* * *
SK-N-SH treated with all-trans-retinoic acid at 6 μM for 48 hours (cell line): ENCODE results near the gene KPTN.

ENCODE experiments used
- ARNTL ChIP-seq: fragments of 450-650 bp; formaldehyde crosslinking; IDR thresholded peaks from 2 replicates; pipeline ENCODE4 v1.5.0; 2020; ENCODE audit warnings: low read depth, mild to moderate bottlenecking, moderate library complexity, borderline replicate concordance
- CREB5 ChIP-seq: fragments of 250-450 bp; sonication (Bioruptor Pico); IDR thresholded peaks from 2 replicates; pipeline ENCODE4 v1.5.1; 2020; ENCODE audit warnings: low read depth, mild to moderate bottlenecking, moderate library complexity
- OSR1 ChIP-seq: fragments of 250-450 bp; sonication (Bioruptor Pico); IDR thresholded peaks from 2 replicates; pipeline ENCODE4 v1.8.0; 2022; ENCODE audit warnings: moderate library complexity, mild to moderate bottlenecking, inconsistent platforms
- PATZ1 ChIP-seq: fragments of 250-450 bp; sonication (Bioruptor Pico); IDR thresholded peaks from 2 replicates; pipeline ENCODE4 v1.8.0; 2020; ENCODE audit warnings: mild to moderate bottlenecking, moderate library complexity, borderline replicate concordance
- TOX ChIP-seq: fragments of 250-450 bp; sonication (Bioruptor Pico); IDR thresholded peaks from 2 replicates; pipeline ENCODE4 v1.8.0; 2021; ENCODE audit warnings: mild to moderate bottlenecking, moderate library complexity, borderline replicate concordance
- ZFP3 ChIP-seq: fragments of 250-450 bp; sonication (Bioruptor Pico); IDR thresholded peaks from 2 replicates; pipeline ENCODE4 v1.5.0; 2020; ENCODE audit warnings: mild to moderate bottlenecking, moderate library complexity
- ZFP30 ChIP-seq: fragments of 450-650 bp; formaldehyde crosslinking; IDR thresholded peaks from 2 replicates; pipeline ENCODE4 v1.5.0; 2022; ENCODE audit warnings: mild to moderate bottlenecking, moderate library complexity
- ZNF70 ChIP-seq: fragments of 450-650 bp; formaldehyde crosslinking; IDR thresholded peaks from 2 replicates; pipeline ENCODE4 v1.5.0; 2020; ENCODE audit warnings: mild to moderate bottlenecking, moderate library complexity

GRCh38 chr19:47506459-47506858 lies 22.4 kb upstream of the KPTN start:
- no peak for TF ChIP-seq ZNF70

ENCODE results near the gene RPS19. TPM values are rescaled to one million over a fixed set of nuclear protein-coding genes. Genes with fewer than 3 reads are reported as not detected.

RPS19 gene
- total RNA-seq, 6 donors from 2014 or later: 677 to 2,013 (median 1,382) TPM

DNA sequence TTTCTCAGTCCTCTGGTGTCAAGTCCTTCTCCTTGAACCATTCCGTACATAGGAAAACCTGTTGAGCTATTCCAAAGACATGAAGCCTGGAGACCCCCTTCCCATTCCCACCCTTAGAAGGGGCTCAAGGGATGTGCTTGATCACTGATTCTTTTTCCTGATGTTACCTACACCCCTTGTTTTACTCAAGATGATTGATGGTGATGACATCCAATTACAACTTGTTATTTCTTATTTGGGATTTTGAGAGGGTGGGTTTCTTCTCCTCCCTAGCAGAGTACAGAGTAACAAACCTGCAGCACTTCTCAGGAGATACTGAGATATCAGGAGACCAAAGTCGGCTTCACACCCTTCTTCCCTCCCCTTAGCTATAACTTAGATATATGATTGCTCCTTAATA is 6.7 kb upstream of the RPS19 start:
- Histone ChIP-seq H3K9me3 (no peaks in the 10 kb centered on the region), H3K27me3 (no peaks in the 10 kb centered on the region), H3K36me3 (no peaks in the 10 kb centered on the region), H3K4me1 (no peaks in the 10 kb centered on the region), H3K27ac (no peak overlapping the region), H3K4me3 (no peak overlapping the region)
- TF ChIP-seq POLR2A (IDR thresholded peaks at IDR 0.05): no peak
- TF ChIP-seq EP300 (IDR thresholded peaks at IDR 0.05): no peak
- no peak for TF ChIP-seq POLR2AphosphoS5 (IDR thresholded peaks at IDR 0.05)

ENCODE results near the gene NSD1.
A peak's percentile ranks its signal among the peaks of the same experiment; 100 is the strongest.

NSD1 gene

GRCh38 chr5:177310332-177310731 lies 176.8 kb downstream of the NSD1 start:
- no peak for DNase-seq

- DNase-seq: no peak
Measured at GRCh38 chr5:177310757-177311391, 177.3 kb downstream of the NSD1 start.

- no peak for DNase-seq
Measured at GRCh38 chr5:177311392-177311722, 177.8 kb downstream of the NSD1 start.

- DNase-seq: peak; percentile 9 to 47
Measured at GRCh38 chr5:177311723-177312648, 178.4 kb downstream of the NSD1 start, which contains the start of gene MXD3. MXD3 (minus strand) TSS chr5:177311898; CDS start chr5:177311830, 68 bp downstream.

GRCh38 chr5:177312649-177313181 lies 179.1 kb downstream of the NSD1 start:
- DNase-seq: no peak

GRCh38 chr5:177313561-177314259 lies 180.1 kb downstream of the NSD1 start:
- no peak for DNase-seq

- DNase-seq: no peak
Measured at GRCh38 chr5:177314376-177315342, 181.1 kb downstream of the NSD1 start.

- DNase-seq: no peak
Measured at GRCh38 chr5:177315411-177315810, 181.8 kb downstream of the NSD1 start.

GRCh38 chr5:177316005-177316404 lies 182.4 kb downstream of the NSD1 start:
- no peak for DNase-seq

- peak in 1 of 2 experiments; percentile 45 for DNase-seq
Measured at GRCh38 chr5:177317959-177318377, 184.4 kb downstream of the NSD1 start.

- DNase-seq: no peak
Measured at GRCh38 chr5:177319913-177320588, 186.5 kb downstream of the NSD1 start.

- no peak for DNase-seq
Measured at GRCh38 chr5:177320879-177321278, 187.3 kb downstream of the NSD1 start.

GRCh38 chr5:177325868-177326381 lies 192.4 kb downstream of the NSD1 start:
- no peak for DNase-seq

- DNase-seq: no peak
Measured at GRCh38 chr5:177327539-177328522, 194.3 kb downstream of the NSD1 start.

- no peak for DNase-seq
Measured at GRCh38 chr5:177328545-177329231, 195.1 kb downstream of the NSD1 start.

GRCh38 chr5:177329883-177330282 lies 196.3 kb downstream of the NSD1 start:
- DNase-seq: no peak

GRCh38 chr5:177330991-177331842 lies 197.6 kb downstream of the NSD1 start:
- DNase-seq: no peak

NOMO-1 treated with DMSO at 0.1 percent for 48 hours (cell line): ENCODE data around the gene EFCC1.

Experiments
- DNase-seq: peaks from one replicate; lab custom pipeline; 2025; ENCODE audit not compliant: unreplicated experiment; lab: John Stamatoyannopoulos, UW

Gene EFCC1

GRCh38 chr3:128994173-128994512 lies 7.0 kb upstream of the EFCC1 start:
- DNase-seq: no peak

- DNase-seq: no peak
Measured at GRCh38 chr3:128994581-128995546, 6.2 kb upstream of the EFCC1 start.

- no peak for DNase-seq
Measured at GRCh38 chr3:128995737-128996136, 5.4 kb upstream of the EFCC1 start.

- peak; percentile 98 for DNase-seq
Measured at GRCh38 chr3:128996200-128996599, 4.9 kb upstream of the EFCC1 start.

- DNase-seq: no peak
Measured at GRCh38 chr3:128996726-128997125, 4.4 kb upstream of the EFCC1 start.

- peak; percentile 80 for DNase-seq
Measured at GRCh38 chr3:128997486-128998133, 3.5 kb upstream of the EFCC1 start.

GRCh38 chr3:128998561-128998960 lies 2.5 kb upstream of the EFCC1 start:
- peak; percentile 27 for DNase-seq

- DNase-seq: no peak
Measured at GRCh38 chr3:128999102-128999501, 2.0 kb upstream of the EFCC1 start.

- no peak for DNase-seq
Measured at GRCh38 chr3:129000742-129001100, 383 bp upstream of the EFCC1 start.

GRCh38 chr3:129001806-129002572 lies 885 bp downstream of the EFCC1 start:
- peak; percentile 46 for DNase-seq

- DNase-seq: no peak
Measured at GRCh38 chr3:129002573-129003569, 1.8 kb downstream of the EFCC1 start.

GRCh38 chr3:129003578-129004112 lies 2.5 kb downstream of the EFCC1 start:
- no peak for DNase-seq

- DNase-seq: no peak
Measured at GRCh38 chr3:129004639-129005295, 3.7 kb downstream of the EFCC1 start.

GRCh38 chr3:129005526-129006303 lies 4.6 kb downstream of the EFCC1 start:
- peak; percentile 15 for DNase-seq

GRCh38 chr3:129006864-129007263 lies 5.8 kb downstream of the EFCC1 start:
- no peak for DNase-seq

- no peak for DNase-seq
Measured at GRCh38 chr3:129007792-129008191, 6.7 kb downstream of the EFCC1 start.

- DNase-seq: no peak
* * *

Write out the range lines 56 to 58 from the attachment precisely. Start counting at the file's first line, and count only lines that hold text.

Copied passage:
GRCh38 chr5:177330991-177331842 lies 197.6 kb downstream of the NSD1 start:
- DNase-seq: no peak

NOMO-1 treated with DMSO at 0.1 percent for 48 hours (cell line): ENCODE data around the gene EFCC1.